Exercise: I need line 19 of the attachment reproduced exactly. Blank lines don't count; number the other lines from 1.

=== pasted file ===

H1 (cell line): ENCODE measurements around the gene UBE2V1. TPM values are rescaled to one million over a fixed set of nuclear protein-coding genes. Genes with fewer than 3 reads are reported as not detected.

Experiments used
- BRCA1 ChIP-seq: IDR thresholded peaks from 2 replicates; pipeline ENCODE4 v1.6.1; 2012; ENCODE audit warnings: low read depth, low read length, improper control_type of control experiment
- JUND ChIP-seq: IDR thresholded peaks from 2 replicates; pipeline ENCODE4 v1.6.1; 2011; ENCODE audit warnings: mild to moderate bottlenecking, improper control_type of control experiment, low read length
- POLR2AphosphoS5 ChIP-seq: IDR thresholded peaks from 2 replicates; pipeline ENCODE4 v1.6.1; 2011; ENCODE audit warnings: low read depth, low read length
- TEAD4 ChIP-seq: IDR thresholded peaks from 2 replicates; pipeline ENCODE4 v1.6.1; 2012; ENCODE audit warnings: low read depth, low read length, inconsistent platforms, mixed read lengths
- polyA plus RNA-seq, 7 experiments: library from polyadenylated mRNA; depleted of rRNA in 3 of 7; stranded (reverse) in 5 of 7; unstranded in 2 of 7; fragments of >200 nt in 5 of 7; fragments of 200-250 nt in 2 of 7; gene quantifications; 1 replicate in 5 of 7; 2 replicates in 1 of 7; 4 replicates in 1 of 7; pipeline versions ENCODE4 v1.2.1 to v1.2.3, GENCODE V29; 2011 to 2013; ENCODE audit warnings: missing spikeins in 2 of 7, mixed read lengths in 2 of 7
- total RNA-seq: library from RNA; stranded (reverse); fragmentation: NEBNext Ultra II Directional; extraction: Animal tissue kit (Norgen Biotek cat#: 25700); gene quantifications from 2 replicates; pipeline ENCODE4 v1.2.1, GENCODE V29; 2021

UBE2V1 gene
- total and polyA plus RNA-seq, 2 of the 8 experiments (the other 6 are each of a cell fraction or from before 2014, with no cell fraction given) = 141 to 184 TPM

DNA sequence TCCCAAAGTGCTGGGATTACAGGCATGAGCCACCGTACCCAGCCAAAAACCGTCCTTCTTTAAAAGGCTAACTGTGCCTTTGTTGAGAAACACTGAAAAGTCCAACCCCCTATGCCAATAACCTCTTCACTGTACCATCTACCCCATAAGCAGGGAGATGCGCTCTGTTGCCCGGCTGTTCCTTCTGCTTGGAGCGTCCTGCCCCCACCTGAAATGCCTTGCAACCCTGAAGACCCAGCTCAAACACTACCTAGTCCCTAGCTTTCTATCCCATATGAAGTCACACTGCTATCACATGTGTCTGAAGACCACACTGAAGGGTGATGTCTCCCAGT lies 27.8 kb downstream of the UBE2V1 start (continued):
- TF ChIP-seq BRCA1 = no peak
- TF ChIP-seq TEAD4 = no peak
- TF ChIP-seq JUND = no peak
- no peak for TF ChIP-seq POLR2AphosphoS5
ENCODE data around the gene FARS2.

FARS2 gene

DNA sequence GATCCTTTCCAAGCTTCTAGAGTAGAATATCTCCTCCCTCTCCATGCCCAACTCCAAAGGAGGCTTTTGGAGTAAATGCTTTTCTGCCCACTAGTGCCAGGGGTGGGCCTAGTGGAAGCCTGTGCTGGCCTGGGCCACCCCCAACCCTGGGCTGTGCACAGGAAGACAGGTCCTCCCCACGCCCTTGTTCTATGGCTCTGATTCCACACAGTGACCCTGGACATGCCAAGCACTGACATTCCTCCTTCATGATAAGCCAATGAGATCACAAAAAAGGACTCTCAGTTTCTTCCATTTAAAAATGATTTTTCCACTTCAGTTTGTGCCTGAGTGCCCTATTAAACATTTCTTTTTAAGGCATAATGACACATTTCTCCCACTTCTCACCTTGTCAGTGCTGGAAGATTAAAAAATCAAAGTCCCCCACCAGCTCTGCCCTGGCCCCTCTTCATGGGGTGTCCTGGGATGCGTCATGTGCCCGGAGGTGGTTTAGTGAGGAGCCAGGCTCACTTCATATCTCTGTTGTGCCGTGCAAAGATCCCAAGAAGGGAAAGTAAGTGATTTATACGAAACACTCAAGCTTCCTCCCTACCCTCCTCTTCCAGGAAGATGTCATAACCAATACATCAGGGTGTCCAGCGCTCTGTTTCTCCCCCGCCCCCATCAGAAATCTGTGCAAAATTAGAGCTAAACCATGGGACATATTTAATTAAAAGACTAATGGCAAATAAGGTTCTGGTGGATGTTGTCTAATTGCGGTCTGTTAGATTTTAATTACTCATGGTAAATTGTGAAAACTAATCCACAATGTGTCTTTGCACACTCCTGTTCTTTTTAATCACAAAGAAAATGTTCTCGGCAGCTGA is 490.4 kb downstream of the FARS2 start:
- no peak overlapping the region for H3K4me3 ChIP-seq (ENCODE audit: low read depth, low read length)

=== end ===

- no peak overlapping the region for H3K4me3 ChIP-seq (ENCODE audit: low read depth, low read length)